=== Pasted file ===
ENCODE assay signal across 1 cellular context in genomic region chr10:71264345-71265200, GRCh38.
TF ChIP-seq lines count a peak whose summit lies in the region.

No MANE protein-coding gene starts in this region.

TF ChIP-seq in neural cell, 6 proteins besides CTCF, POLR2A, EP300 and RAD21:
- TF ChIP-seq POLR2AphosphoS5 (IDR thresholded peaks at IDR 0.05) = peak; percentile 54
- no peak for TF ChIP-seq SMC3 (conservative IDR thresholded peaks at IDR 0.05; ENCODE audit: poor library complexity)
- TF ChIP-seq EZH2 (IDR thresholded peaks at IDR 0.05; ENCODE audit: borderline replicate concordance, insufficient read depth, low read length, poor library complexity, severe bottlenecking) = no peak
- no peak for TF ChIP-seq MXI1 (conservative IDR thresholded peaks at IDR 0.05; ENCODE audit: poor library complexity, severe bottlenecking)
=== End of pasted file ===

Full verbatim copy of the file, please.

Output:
ENCODE assay signal across 1 cellular context in genomic region chr10:71264345-71265200, GRCh38.
TF ChIP-seq lines count a peak whose summit lies in the region.

No MANE protein-coding gene starts in this region.

TF ChIP-seq in neural cell, 6 proteins besides CTCF, POLR2A, EP300 and RAD21:
- TF ChIP-seq POLR2AphosphoS5 (IDR thresholded peaks at IDR 0.05) = peak; percentile 54
- no peak for TF ChIP-seq SMC3 (conservative IDR thresholded peaks at IDR 0.05; ENCODE audit: poor library complexity)
- TF ChIP-seq EZH2 (IDR thresholded peaks at IDR 0.05; ENCODE audit: borderline replicate concordance, insufficient read depth, low read length, poor library complexity, severe bottlenecking) = no peak
- no peak for TF ChIP-seq MXI1 (conservative IDR thresholded peaks at IDR 0.05; ENCODE audit: poor library complexity, severe bottlenecking)